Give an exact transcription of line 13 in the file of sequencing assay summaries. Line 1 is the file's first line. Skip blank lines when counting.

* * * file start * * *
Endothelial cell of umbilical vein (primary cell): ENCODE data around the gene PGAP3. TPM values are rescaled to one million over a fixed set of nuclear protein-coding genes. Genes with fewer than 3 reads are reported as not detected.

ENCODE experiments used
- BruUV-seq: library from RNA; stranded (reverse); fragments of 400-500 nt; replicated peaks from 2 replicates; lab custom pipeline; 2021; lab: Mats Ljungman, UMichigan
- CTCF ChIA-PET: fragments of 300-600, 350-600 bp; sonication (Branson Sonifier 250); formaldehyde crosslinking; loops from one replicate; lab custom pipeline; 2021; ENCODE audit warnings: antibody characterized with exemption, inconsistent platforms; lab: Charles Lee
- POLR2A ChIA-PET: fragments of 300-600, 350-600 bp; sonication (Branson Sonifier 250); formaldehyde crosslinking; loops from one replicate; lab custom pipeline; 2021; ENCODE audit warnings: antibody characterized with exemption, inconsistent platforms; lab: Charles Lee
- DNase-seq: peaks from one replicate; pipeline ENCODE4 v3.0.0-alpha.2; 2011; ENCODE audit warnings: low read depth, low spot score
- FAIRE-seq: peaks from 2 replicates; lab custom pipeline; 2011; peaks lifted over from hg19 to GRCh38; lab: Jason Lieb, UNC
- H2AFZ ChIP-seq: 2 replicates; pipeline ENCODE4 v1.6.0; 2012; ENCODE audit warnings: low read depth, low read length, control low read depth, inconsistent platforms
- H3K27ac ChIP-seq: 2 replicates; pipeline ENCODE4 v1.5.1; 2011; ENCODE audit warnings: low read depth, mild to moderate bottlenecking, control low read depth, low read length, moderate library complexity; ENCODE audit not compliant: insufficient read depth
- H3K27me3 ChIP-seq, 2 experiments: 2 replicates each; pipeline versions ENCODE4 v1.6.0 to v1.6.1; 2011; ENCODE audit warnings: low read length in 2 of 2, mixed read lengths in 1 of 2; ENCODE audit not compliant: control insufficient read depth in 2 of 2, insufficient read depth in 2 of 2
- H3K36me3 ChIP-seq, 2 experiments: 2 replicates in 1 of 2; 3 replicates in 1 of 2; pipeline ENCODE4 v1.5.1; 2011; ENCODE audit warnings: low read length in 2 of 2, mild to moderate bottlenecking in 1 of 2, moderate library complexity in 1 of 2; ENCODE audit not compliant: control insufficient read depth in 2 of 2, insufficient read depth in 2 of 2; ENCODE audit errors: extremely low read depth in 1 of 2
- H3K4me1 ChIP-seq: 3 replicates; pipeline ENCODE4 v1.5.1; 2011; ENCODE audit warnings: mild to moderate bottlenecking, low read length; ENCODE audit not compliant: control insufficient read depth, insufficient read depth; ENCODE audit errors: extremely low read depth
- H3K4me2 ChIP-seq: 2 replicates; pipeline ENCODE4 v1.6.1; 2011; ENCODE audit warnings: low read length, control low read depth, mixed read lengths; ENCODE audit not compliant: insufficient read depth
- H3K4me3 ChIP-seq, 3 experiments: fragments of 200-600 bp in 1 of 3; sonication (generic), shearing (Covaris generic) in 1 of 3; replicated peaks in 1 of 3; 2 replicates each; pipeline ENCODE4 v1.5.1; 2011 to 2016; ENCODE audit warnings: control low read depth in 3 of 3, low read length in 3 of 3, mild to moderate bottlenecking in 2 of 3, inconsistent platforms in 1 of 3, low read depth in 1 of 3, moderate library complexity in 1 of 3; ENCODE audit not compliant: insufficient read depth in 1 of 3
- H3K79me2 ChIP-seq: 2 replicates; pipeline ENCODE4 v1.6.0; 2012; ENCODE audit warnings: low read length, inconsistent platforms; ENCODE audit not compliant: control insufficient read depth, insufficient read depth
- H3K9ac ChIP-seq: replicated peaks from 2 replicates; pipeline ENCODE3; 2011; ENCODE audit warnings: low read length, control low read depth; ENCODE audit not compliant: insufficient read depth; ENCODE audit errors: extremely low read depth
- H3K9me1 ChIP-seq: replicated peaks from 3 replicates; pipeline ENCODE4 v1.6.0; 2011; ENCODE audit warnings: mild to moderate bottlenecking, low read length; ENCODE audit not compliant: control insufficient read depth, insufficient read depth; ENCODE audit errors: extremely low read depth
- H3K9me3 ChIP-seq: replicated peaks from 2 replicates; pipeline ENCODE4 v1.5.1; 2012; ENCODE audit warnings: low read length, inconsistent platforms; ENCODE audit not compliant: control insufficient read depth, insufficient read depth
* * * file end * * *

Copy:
- H3K4me2 ChIP-seq: 2 replicates; pipeline ENCODE4 v1.6.1; 2011; ENCODE audit warnings: low read length, control low read depth, mixed read lengths; ENCODE audit not compliant: insufficient read depth